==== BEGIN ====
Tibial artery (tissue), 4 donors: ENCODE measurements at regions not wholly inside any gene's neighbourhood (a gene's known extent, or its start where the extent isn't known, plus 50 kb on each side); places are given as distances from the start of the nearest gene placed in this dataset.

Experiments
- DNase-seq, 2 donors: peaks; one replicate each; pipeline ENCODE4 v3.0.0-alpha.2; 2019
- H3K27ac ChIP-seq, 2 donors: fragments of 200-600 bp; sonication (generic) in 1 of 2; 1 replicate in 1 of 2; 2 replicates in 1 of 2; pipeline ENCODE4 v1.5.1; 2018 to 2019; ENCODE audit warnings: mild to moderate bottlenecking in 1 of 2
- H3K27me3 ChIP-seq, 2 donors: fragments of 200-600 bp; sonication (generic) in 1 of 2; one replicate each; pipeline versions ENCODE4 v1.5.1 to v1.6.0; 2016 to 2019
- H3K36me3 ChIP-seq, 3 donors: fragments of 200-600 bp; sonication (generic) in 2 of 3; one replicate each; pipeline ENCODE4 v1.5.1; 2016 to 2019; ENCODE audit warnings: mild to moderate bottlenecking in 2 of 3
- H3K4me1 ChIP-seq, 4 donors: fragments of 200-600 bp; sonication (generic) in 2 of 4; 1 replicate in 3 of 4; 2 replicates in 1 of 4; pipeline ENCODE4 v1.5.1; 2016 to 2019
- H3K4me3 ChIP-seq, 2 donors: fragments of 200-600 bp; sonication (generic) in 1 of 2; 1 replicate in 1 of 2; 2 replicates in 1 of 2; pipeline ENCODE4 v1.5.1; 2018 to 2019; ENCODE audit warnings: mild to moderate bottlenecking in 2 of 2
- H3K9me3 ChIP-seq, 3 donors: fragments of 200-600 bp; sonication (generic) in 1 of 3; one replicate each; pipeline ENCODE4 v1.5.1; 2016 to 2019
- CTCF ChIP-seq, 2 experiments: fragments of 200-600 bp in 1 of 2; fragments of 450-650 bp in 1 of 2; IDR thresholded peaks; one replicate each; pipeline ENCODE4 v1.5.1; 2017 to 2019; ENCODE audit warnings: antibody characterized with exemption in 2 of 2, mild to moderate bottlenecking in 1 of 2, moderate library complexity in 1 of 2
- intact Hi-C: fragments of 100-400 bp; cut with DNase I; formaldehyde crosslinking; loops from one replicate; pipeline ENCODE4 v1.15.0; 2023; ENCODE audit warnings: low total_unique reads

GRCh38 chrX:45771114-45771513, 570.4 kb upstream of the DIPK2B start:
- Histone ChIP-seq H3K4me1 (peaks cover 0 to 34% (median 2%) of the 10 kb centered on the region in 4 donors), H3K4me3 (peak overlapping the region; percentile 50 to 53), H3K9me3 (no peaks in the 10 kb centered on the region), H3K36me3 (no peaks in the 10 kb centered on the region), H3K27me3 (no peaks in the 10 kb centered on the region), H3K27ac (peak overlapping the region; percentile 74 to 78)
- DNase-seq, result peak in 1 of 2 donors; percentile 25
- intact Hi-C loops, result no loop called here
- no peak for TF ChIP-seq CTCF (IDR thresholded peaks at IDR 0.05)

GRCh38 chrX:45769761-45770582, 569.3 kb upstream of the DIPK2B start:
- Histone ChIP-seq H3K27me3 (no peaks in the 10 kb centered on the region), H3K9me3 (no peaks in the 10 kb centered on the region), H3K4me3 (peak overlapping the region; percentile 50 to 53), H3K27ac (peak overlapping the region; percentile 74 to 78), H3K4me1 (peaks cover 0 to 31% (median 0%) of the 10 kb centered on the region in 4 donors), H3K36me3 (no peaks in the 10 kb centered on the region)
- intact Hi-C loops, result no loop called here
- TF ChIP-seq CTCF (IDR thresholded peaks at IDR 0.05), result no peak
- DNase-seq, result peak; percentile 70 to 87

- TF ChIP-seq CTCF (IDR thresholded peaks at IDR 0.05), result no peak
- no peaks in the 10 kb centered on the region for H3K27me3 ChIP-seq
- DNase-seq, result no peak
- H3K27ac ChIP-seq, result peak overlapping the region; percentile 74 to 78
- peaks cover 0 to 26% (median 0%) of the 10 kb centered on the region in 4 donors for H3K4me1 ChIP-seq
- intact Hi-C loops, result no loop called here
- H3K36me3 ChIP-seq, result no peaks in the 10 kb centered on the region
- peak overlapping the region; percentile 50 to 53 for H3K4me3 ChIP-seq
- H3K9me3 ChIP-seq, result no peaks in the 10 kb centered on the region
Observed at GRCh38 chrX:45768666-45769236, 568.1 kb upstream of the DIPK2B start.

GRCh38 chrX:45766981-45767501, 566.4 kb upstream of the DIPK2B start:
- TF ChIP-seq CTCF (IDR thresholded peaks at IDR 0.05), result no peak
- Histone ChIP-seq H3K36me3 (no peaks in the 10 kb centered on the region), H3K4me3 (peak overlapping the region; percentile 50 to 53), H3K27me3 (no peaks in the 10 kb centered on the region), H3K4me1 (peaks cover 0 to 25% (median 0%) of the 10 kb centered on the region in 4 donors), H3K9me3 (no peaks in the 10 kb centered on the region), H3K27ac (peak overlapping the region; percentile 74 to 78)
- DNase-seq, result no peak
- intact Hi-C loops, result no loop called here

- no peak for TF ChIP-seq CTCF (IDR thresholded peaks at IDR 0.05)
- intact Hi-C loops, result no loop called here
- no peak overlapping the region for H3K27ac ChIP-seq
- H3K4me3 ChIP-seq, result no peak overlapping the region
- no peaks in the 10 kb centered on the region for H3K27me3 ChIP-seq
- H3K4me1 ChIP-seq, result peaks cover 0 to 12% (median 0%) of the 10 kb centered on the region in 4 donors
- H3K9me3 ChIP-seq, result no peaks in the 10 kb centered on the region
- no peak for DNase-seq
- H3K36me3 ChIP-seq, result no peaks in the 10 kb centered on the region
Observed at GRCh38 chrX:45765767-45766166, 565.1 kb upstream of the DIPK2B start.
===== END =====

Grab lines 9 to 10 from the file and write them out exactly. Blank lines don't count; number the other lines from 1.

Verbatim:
- H3K9me3 ChIP-seq, 3 donors: fragments of 200-600 bp; sonication (generic) in 1 of 3; one replicate each; pipeline ENCODE4 v1.5.1; 2016 to 2019
- CTCF ChIP-seq, 2 experiments: fragments of 200-600 bp in 1 of 2; fragments of 450-650 bp in 1 of 2; IDR thresholded peaks; one replicate each; pipeline ENCODE4 v1.5.1; 2017 to 2019; ENCODE audit warnings: antibody characterized with exemption in 2 of 2, mild to moderate bottlenecking in 1 of 2, moderate library complexity in 1 of 2